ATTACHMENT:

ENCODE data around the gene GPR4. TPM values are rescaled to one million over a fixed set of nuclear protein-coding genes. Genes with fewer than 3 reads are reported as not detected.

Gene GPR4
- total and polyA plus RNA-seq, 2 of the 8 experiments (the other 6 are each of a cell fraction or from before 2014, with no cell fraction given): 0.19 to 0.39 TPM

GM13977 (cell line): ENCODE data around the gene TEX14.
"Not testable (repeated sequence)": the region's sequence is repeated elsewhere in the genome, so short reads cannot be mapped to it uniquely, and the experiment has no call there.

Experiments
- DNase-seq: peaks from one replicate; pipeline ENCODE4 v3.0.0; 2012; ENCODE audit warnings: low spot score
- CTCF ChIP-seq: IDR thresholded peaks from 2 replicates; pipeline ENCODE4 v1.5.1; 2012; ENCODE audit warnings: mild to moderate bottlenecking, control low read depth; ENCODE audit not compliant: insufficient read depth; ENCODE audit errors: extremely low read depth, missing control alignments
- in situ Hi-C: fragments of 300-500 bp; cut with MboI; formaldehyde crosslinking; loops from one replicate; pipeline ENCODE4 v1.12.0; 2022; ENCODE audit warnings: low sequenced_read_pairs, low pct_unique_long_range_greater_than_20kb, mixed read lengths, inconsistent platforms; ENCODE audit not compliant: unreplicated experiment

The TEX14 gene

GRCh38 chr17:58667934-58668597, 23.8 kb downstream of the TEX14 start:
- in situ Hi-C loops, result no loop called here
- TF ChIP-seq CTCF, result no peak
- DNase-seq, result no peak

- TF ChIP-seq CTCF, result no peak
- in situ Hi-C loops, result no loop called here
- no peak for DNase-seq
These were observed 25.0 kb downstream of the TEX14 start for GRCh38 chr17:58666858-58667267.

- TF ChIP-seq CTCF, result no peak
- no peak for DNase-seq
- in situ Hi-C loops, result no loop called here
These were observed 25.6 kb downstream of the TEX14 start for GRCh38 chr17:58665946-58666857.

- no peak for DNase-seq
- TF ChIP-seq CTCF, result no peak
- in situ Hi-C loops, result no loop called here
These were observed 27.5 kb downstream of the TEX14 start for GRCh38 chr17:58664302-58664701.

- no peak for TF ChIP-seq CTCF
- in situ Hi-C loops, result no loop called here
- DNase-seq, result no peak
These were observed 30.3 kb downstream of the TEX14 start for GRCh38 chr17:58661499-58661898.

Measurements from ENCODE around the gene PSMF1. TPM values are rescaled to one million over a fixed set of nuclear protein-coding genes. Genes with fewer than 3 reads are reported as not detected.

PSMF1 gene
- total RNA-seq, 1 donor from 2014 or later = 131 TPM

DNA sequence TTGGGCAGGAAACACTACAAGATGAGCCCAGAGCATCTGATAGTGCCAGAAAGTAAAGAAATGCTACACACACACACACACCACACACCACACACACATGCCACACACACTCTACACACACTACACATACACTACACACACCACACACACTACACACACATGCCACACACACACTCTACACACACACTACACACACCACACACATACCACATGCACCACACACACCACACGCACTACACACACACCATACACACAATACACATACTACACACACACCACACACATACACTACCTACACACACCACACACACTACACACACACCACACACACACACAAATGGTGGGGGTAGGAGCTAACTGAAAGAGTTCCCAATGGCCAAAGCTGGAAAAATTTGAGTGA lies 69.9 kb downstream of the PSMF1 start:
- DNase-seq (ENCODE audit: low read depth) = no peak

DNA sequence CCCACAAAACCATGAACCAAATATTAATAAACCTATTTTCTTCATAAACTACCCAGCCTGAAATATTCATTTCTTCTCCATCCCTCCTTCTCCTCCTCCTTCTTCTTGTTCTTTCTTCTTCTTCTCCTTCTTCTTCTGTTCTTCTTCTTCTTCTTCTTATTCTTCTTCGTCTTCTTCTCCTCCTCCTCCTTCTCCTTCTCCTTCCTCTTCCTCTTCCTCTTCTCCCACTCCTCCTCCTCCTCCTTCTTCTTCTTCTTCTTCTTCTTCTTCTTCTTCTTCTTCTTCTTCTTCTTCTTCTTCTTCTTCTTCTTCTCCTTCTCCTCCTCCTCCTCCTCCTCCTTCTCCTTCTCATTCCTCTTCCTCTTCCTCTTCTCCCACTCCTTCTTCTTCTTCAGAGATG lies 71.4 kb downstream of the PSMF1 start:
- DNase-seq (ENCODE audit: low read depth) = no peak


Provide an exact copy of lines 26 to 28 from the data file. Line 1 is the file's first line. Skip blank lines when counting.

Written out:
These were observed 27.5 kb downstream of the TEX14 start for GRCh38 chr17:58664302-58664701.

- no peak for TF ChIP-seq CTCF
- in situ Hi-C loops, result no loop called here